The Purple Hydrangea Project is a student-run 501(c)3 nonprofit organization dedicated to advocating for mental health awareness in children and teens. In our fight to eliminate the stigma around mental health, we hope to move the community towards an environment of understanding in which everyone can feel safe in reaching out for help and speaking about their mental health struggles without fear of being judged, ignored, or shunned.
What We Do
We plan to fulfill our mission by coordinating and presenting mental health awareness assemblies in elementary, middle, and high schools, making care packages for youth in psychiatric wards, holding holiday toy drives for children that have been diagnosed as emotionally disturbed, publishing a crowd-sourced book of stories of recovery from people all over the country, facilitating a pen pal program for youth all around the world to establish personal connections with one another, enacting a mural in honor of suicide victims, running a website on which we share resources, knowledge, and professional and personal advice on dealing with mental health struggles, and more.
The Purple Hydrangea Project started as a dream that high school student Madeleine Salem had - a dream to gather kids and teens who had endured mental health struggles into a united front against the mental health stigma. But after seeing more and more people - loved ones and strangers alike, some as young as 10 years old - suffer from these mental health struggles and being unable to speak out about it for fear of being judged, ignored, or shunned ... she decided to try and make that dream a reality.
Our mission is all about shining a spotlight on the unique struggles that young kids and teens face - being so young and without life experience as a foundation for healthy coping mechanisms - with their respective mental illnesses. So, we plan to undergo multiple projects dedicated to helping these kids with various mental health issues. These include: making care packages for kids and teens in psychiatric wards, coordinating toy and clothing drives for kids diagnosed as emotionally disturbed, enacting a mural in honor of suicide victims, compiling all the stories of both those we've encountered and from public submissions, into the first volume of our self-published crowd-sourced book, and much, much more.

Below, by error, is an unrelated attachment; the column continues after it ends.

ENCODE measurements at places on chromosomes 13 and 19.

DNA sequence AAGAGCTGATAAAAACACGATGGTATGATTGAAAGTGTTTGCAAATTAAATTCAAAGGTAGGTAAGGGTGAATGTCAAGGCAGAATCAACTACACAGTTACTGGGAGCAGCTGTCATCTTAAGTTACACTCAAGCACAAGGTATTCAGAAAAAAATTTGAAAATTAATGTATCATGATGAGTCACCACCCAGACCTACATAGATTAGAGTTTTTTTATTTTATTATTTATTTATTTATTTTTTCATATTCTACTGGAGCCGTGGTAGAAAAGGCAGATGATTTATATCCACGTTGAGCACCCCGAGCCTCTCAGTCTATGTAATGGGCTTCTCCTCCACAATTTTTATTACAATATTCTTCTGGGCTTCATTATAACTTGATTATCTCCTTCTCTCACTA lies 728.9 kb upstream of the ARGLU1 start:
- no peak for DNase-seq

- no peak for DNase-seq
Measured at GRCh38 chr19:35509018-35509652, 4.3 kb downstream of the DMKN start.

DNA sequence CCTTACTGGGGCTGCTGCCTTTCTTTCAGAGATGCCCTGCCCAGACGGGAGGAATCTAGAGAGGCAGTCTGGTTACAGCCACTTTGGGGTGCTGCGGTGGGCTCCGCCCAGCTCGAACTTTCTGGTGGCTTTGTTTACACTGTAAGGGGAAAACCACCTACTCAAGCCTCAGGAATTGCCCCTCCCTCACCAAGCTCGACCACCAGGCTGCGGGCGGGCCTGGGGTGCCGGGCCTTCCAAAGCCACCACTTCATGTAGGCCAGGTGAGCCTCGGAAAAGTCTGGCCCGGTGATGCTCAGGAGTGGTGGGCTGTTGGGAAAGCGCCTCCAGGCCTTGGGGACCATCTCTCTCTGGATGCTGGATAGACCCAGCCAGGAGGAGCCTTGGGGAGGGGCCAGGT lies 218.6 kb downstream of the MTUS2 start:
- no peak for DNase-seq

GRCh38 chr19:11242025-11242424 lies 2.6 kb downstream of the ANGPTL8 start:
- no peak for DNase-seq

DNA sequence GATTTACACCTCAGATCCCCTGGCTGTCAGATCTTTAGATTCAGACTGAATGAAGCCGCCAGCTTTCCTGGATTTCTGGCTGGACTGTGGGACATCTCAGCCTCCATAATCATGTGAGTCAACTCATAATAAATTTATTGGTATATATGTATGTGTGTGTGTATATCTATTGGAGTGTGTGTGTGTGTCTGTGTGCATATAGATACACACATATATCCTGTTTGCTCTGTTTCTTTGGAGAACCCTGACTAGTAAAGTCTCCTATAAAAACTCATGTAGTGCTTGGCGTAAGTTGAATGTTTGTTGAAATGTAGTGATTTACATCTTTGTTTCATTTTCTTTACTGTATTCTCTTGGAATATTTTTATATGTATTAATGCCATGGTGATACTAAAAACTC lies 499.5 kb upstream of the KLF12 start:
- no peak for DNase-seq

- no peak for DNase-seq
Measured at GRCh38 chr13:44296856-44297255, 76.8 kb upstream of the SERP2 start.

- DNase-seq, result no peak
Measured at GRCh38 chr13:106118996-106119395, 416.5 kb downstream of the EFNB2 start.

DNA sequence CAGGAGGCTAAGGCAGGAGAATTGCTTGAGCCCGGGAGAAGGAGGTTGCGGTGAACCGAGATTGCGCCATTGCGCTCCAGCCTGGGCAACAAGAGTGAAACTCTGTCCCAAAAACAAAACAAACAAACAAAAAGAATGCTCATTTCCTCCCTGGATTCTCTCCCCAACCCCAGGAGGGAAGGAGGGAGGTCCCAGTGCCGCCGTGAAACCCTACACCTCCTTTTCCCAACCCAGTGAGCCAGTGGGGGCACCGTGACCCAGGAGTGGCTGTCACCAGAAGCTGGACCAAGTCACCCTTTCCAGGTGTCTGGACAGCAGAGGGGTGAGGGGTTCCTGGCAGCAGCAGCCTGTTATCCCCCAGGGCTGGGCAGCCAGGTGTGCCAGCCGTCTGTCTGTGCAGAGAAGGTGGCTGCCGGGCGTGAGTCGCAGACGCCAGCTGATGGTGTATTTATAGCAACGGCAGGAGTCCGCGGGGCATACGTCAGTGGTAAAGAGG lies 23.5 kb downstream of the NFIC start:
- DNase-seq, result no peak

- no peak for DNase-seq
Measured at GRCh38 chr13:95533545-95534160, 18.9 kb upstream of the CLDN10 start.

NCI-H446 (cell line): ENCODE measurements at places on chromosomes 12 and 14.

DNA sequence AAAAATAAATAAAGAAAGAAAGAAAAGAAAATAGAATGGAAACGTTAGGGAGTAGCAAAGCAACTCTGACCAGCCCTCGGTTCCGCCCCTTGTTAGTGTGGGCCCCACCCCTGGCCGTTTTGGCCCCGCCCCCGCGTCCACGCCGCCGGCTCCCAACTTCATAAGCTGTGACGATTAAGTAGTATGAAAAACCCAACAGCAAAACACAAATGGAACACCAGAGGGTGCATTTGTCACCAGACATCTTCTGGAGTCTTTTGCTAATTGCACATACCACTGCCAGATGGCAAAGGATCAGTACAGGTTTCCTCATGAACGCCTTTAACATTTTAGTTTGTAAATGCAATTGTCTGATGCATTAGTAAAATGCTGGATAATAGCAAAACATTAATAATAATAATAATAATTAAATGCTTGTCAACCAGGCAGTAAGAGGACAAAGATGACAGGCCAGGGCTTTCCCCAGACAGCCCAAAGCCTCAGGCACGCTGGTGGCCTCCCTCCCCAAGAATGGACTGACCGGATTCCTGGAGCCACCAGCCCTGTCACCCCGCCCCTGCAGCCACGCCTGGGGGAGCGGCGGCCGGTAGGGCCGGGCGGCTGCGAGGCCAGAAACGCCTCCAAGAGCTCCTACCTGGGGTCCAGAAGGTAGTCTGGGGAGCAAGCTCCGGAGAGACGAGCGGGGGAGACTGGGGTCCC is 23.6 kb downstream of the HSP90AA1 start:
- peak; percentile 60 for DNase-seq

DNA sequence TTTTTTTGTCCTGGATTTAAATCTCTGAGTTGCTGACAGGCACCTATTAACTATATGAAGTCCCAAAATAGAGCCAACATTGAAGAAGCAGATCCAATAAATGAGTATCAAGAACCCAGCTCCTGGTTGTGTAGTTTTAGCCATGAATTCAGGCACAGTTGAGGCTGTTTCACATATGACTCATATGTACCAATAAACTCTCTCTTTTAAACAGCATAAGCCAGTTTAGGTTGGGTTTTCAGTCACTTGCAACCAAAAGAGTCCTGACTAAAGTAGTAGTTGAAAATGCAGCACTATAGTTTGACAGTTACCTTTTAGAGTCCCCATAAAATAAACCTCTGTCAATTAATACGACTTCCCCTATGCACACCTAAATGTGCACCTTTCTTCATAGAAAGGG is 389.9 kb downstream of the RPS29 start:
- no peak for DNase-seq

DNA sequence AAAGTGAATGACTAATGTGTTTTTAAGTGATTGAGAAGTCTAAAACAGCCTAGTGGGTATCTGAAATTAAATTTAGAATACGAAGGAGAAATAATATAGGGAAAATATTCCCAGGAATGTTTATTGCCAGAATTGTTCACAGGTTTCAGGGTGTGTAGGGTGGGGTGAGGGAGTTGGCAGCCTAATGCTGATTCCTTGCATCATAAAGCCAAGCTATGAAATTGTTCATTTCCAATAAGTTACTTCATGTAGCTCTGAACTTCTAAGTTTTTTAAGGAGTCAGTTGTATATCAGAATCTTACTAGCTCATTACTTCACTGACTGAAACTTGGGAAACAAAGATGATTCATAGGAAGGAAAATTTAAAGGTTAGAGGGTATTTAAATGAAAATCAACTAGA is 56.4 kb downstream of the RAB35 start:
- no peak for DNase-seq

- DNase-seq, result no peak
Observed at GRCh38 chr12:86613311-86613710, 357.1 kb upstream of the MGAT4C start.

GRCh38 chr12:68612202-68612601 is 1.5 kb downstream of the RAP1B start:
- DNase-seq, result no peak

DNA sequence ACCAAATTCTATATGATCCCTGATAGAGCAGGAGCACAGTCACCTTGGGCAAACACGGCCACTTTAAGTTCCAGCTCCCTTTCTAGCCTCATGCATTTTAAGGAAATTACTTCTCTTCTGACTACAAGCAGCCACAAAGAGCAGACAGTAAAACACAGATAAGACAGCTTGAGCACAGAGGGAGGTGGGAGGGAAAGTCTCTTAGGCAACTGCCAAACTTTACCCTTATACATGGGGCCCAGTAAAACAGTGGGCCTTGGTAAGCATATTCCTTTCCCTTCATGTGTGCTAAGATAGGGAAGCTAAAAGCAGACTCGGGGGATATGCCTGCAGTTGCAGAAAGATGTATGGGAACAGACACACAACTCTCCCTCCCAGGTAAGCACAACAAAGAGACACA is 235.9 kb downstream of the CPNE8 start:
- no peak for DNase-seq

There is a stigma against mental health that is still prevalent to this day. It prevents children and teens from learning how to healthily cope with mental health issues and mental illnesses, how to help their peers in need, and how to reach out for help without feeling shame or fear. The Purple Hydrangea Project is determined to give the youth struggling with mental health issues a voice, show them that recovery is possible and things really do get better, and convey the message that they are never alone.
"I wholeheartedly believe that it takes an immeasurable amount of strength to stay kind in a world that has not been kind to you. I think that the strength that one gains from trauma and struggle doesn't come from the experience alone; the strength is gained by using the pain one went through and transforming it into healing. And that's what I'm trying really, really, really hard to do. That's partly why I started the Purple Hydrangea Project - I wanted to take my anger and bitterness at the mental health stigma and channel it into something bigger than myself in the hopes of making some kind of difference. I knew that it was a shot in the dark to take on such a huge project about something that is still so controversial, but who has ever made a difference in the world that played it safe?" - Madeleine Salem, the Purple Hydrangea Project President and Founder
Approximately 1 in 5 youth aged 13–18 (21.4%) experiences a severe mental disorder at some point during their life. For children aged 8–15, the estimate is 13.3%.
- National Alliance on Mental Illness